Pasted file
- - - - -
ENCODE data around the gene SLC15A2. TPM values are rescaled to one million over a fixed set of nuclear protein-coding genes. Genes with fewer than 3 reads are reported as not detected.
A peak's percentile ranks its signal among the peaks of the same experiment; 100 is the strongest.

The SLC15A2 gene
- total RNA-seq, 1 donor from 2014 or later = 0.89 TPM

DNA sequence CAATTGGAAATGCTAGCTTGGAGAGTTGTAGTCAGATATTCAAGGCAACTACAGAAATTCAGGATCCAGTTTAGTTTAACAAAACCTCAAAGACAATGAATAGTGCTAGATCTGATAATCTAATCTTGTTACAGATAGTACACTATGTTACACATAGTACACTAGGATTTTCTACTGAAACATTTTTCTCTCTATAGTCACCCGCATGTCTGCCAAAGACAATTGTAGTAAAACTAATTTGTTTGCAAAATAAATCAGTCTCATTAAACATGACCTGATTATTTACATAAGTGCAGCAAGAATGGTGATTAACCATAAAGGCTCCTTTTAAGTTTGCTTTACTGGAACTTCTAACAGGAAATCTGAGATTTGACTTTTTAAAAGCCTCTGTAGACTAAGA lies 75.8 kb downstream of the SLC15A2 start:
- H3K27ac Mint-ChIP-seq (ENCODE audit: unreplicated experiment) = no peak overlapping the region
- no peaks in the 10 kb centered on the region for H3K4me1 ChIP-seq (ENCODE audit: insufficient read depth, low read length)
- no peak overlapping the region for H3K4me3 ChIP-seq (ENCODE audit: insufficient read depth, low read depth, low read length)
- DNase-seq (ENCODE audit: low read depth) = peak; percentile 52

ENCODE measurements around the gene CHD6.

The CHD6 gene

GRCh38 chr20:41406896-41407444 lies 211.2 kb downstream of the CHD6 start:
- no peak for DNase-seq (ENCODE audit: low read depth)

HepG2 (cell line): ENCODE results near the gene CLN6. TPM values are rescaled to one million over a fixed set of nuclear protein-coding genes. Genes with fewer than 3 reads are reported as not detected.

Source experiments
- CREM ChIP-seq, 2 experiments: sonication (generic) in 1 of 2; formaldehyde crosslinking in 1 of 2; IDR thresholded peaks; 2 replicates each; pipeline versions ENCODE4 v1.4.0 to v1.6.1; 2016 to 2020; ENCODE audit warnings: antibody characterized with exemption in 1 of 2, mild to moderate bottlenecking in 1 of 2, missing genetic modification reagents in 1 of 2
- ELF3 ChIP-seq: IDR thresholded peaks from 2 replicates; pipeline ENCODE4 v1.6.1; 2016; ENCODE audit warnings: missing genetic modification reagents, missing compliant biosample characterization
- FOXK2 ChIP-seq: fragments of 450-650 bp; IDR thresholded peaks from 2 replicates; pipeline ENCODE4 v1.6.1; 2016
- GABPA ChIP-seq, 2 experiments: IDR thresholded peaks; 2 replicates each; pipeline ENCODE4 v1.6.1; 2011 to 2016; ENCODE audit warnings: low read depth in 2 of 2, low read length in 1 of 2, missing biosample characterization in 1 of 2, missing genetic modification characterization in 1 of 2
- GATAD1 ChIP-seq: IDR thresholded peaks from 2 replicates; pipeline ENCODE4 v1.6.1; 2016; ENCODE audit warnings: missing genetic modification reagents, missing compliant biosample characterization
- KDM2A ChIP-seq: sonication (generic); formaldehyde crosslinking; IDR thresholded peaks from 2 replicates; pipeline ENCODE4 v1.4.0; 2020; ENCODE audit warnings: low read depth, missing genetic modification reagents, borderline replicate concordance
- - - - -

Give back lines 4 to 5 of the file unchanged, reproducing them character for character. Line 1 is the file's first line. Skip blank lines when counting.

- total RNA-seq, 1 donor from 2014 or later = 0.89 TPM

DNA sequence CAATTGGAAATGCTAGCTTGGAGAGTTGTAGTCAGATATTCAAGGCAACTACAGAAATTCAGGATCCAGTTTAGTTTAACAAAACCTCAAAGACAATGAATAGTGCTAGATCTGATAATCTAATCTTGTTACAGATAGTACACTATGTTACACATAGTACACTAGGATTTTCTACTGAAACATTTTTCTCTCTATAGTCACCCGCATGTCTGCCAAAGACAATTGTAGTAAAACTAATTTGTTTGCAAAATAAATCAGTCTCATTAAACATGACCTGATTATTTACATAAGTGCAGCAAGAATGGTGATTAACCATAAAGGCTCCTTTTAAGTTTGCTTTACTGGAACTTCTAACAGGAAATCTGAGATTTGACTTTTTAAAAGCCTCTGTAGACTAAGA lies 75.8 kb downstream of the SLC15A2 start: